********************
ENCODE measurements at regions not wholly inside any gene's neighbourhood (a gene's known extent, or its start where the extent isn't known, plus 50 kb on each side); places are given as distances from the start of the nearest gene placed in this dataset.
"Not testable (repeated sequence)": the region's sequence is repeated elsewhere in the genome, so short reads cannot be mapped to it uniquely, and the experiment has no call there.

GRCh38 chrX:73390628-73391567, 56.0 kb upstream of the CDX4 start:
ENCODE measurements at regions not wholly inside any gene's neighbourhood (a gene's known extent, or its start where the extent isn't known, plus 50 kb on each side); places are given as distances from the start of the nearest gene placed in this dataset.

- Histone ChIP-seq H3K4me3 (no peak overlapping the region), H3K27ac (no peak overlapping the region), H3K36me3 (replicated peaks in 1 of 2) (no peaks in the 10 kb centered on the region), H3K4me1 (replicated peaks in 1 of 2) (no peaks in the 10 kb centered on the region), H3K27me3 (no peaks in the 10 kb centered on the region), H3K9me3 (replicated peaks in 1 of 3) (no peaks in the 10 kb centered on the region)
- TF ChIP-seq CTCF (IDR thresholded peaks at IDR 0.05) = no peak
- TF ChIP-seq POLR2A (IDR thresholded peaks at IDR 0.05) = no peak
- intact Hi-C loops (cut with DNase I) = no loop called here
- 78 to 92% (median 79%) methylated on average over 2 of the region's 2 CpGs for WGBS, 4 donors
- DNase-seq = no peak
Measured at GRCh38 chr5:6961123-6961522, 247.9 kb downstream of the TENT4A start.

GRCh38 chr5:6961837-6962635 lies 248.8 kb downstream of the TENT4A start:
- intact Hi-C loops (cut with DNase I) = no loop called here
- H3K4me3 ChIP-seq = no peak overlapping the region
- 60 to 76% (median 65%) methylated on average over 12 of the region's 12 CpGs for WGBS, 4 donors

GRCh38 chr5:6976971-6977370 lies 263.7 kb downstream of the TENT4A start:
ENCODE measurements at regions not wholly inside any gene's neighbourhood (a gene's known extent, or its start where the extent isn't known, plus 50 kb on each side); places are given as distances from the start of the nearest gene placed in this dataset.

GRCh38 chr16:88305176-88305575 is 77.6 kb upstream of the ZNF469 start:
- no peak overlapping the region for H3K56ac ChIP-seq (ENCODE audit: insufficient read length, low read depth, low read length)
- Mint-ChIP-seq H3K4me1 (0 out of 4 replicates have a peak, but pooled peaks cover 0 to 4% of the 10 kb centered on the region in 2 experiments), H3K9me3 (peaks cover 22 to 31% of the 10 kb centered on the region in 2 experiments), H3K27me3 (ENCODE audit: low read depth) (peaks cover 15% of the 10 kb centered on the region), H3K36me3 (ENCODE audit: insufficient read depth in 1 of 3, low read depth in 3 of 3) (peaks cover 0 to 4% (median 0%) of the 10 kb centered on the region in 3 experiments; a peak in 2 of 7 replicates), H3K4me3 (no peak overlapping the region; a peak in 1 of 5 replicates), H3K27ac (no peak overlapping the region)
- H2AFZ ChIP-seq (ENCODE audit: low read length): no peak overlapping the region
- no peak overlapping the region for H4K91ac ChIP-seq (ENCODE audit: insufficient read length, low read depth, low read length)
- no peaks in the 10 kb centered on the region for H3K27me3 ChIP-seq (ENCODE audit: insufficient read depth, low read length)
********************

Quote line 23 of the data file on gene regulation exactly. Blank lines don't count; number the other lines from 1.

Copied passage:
- no peaks in the 10 kb centered on the region for H3K27me3 ChIP-seq (ENCODE audit: insufficient read depth, low read length)